The UK Cookie Legislation will be enforced from 26th May 2012.
The EU legislation on the use of cookie forces websites to request permission from their web visitors before cookies can be used. Previously, website visitors could ‘opt out’ of cookie use, now they must ‘opt in’ and it is the site-owners responsibility to ask them to do so.
A Cookie is a text file which a website places onto a visitors’ computer in order to store information, mainly specific to that visitor. Often this is to make the site easier to use , particularly if the visitor returns. An example would be if you allow visitors to choose the size of the text on your web pages to make it comfortable for them to read. Your website will drop a cookie onto their computer to allow your site to remember their text preference so they do not have to choose every time they come back to the site.
You can see simple video explanation here of how government websites use them.
On an ecommerce website you might drop cookies to allow visitors (and you the seller) to be able to see their purchase history, and their browse history so they can see items that they have already viewed as they have looked through the site.
Some cookies are essential to the working of a website. For example, the only way to remember what is in your shopping cart as you move through an E-commerce website is to drop cookies.
If you’re using analytics software such Google Analytics then your site will be using cookies to track the page visits.
Does the Cookie Law affect me?
If you’re based in the EU, this law affects you.
The law relates to the use of ‘non essential’ cookies. All websites in the EU are now required to ask a visitor’s permission before placing non-essential cookies on their machine. Cookies which are deemed not “strictly necessary for a service requested by a user” such as visitor tracking codes, advertising and most Google Analytics tools are now illegal under the EU Cookie Law unless the visitor has accepted their use.
Cookies that are necessary for the working of the website (Eg: Cookies used to remember which items you have placed in your online eCommerce shopping cart, or whether you’re logged in to a website or not) are allowed without the need to opt in.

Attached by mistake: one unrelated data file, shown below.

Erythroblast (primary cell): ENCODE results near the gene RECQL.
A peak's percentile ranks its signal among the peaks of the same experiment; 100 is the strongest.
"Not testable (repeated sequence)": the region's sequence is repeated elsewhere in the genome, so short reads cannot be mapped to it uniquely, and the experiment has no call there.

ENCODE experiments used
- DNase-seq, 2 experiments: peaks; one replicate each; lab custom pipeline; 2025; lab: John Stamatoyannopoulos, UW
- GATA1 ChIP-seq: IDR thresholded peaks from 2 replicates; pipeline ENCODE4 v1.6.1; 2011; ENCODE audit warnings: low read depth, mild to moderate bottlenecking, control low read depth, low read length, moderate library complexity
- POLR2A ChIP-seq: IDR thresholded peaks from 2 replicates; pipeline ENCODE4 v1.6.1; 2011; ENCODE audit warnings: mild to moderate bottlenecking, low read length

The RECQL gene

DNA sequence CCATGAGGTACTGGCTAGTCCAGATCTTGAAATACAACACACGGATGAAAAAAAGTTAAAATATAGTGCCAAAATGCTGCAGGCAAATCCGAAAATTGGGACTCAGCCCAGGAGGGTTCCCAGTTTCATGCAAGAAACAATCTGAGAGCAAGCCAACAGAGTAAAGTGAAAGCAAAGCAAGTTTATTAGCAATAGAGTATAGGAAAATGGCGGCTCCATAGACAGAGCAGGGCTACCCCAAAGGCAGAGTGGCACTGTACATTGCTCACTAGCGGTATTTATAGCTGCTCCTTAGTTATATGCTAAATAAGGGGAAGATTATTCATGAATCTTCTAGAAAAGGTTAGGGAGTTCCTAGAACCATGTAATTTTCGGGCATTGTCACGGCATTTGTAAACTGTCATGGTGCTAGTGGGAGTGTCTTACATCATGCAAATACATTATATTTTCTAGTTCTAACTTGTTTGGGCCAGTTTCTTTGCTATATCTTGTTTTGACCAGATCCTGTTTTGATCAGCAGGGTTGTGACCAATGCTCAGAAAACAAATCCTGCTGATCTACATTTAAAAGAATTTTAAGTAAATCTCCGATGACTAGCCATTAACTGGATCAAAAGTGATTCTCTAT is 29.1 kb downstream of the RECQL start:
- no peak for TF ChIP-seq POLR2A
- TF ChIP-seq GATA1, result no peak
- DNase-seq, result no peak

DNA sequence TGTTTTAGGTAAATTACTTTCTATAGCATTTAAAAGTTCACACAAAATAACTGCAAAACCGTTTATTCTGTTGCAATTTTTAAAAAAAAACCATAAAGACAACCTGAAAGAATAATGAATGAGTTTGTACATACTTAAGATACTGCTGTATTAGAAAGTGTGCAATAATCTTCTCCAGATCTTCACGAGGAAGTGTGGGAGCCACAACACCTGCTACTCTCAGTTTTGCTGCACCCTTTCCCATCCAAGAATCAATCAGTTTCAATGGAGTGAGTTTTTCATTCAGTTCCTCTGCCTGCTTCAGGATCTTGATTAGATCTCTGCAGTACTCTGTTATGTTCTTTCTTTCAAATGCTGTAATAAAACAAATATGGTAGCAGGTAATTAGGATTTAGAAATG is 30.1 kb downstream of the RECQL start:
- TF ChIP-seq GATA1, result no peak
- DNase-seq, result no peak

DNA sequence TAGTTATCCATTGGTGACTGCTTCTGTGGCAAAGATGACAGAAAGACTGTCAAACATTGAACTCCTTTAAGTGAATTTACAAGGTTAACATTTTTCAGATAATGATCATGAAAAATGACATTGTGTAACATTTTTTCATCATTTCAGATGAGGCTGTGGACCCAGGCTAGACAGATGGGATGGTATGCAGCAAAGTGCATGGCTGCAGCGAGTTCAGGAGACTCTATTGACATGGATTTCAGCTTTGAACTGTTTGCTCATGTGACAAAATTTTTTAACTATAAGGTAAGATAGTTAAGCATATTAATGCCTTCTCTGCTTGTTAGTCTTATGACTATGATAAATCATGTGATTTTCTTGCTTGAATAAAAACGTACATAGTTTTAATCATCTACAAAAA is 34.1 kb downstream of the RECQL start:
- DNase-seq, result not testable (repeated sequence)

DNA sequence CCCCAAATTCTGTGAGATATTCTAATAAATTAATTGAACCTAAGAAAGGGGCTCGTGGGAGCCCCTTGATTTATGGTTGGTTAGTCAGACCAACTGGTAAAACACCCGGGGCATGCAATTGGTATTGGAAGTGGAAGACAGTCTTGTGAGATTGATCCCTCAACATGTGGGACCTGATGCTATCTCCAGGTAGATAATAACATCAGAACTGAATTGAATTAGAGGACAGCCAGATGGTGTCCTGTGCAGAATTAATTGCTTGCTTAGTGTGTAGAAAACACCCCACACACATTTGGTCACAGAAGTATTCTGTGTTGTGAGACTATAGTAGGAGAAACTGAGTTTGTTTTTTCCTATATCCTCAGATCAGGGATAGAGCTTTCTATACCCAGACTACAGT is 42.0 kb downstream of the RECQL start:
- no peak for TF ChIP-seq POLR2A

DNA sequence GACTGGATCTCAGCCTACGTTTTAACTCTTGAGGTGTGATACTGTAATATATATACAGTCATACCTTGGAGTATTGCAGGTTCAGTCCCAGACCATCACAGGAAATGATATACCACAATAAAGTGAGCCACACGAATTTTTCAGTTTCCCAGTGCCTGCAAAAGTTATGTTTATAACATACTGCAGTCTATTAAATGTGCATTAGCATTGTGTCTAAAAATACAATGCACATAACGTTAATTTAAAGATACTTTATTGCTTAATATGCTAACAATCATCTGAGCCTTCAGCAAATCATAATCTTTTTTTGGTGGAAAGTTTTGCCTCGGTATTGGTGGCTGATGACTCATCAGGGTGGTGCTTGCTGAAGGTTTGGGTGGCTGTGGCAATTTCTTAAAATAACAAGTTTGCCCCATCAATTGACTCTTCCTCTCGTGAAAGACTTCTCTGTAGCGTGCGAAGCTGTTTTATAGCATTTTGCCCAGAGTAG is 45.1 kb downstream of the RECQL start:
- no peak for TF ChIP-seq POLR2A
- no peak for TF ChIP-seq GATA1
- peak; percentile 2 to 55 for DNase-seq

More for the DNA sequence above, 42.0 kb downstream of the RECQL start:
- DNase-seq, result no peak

You should now:
The Information Commissioner’s Office (ICO) suggest using pop-ups or similar techniques such as message bars or a header bar to ask your website visitors for permission.
You may see an example of this kind of feature on our website. We only use 3 cookies: cookies placed by Google Analytics, one placed by our contact form to verify that it is being completed by a real person and a cookie which is set if a visitor agrees to accept these cookies! See an example of a Cookie Compliance pop-up.
If you fail to implement the required changes on your website then there is a potential fine of up to £500,000 in the UK if a breach of the law has caused “substantial damage or substantial distress”.
Whilst like any technology, cookies can be used for good as well as ill, the directive could make the web less accessible for all, unless the ICO introduce more flexibility. The thinking behind it is good, but the method of implementation could make visiting websites tiresome if a choice has to be made for every new site visited.
Large numbers of websites have not made any attempt to comply with the directive as yet and it will be interesting to see how and if this will be enforced.
You can find more information on The Information Commissioner’s Office website: http://www.ico.gov.uk/for_organisations/privacy_and_electronic_communications/the_guide/cookies.aspx
Read the UK’s Information Commissioners Office (ICO) guidance document - read here
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